Should rich people throw away their litter?

One of the problems we face in economics is that our theoretical solutions do not always work in the real world, because the key assumptions of liquid markets, no transaction costs etc often do not hold. In these cases, we have to spend time working out second-best solutions. But even the second-best may still hold surprises.

Here's an example. Does it make sense for Bill Gates go to the trouble of disposing of his own litter?

Let's say Bill drinks a can of Coke. As Andy Warhol said (h/t Russell Howard):
...the President drinks Coke, Liz Taylor drinks Coke, and just think, you can drink Coke too. A Coke is a Coke and no amount of money can get you a better Coke than the one the bum on the corner is drinking.
So Bill drinks Coke just like the rest of us. He finishes it and needs to get rid of the can somehow. But, as it happens, he's spending the afternoon in Sixty Acre Park near Redmond, and the nearest trashcan is half a mile away (amusingly, the description starts with "Sixty Acre Park is a 93 acre park...").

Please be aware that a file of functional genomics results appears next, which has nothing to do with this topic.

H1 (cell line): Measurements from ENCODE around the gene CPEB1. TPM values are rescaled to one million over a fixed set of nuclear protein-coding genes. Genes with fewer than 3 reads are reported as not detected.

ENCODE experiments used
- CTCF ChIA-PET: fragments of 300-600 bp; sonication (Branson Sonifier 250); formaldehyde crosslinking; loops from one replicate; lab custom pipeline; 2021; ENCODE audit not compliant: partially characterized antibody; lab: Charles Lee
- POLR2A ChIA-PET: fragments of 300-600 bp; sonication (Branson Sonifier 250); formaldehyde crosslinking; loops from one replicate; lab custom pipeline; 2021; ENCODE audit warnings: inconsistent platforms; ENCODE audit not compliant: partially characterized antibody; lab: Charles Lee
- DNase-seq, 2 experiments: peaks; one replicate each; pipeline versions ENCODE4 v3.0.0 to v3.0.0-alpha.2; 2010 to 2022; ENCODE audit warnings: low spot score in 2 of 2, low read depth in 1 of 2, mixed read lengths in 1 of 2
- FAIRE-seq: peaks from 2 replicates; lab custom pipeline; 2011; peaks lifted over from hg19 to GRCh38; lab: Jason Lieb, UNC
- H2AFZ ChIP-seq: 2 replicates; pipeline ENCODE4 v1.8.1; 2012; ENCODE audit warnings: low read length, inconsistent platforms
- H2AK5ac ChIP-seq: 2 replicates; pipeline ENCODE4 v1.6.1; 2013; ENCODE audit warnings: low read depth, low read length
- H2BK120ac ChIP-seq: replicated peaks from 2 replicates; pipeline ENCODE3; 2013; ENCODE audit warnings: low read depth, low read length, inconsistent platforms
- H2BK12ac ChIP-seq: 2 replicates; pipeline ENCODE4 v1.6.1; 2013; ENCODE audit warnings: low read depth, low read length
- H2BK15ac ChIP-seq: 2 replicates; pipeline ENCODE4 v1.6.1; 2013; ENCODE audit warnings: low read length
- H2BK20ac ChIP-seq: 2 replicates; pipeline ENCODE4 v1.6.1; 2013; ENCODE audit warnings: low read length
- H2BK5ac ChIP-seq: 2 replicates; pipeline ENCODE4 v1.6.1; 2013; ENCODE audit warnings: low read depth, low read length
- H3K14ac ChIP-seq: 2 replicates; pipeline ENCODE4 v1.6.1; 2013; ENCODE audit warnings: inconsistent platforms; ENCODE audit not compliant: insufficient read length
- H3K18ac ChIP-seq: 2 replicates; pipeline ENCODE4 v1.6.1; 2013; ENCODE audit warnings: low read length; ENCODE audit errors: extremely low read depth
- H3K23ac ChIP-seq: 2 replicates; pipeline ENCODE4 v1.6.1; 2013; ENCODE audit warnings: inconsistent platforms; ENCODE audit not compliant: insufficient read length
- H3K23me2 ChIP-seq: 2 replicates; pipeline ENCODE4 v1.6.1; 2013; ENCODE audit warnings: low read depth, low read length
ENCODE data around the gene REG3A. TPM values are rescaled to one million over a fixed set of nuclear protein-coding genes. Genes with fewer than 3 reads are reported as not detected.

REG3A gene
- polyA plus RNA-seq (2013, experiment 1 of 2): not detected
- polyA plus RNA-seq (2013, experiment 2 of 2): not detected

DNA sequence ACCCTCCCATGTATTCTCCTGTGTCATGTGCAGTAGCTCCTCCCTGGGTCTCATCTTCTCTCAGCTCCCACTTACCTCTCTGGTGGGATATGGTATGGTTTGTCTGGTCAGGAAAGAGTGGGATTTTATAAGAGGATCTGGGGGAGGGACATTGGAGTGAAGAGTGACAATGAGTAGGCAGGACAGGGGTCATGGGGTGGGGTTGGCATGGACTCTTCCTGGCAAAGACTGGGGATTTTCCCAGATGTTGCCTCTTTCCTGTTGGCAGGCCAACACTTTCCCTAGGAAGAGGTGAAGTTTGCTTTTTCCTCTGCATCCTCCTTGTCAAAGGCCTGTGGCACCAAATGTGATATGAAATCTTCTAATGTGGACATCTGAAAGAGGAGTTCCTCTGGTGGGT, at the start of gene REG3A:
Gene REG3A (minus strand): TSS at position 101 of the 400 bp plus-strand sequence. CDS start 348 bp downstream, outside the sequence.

Of course, the civilised thing to do is walk to the bin and throw it away. But walking there and back will take about 15 minutes (depending on how fit Bill is). Despite his recent unemployment, Bill's annual income is still $175 million in dividends, and up to $5 billion in stock appreciation, depending on how the market goes. So that 15 minutes walk will cost him between $5,000 and $142,000.

(This calculation partly inspired by Brad Templeton, who generated the famous 'what size of bill should Bill Gates not pick up' index a few years back).

Clearly it would make more sense for Bill to pay another park user $100 to throw the can away for him. Surely almost any tourist would be happy to accept $100 for 15 minutes work (not to mention the story you'd be able to tell for the rest of your life). If not, then would $1000 do it? It's still easily worth Bill's while.

But this is where illiquid markets cause a problem. First, there might not be any other tourists around at that precise moment. Second, the cost of negotiating the price will impose its own overhead on the transaction. Third, Bill surely wouldn't be so crass as to actually offer money to someone to pick up his trash. That would just be rude. In fact, politeness only allows us to pay poor people to clean up after us via a psychological distancing mechanism called "local government".